The bristlenose catfish, also known as Ancistrus or Pleco, is a popular and peaceful aquarium fish, although it can become a bit aggressive to its own kind when reaching adulthood, especially males. But this is not just a unique fish, it also helps cleaning your aquarium!
Keeping bristlenose catfish
Plecos prefer substrate bottoms, wood and high flow of water in the aquarium. The males and females both get the catlike bristles on their snout, but in males they are longer and grow higher on the head. The female bristles are smaller and more located around the mouth area. When the males reach 5 cm in length they start to develop the bristles. Even though this is a fish that likes to rest a lot, provide them with a spacious aquarium, we would recommend at least 80 liters. Catfish are nocturnal species, becoming more active as soon as the sun sets looking for spot of algae to graze on, so don’t be surprised to see them do their thing while you are getting ready for bed.
In the wild the catfish eat any plant-based materials. They love to attach to wood and take cellulose from the it, which helps them digest food more easily. It is also a great tank cleaner, as they love to graze for algae. If your tank is clean of algae you can provide them with algae grazer tablets. You could also give them cucumbers once in a while, it is always fun to watch them cling on and eat them.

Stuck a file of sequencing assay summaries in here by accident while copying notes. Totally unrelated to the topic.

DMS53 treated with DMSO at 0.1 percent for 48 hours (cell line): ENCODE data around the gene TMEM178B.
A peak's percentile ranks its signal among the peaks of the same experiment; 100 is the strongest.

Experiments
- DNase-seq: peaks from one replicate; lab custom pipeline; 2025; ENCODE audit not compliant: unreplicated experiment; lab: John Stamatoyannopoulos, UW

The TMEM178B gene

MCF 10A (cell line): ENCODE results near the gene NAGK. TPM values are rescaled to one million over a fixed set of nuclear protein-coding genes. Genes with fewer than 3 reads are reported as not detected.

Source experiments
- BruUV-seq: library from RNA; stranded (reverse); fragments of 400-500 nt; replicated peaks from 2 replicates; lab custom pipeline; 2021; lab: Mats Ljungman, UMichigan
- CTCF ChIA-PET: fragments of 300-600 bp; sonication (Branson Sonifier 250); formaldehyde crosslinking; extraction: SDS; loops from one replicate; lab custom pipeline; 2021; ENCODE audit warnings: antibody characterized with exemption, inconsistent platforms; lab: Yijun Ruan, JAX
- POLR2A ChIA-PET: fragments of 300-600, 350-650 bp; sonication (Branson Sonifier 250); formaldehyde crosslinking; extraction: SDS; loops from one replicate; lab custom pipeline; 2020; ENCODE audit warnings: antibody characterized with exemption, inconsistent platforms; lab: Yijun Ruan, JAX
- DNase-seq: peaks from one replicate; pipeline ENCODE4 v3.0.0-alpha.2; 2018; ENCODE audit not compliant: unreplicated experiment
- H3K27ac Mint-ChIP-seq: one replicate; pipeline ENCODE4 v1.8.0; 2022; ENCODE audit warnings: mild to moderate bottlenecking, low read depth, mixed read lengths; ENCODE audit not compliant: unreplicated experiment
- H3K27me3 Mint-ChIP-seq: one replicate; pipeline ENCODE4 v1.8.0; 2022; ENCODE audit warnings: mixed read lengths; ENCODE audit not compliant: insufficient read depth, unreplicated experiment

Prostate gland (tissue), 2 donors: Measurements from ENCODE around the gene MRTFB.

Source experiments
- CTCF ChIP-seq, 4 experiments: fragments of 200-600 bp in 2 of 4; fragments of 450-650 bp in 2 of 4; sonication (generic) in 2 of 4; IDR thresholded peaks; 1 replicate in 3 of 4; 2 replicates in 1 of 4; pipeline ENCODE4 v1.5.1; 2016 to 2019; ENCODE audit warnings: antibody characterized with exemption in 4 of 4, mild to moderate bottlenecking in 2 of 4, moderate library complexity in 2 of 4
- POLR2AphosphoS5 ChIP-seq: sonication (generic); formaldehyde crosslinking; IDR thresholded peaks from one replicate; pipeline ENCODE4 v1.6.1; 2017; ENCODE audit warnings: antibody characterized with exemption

Breeding of this species is quite easy. Take a piece of wood, rock or stones with crevices, so the female can put her eggs inside. The male will protect the nest of eggs. After a week the eggs already hatch and the tiny fish will swim in close proximity to the nest. One week later you will see them swim freely throughout the tank, but they will still prefer to hide in between driftwood. They reach adulthood rather quickly, at about 6 months.
|Ancistrus sp.||Up to 15 cm, but generally they stay around 10 to 12 cm.|
|South America||Temperature: 20 – 28 °C (24 °C is preferred)|
pH: 6,5 – 7,5
GH: 6 – 10
They like high flow of water current
|The males have bigger, longer bristles on their nose, looking like a cat. The body is covered in bony plates for protection against aggressive fish in the wild.||5 years on average, but some can live up to 10 years.|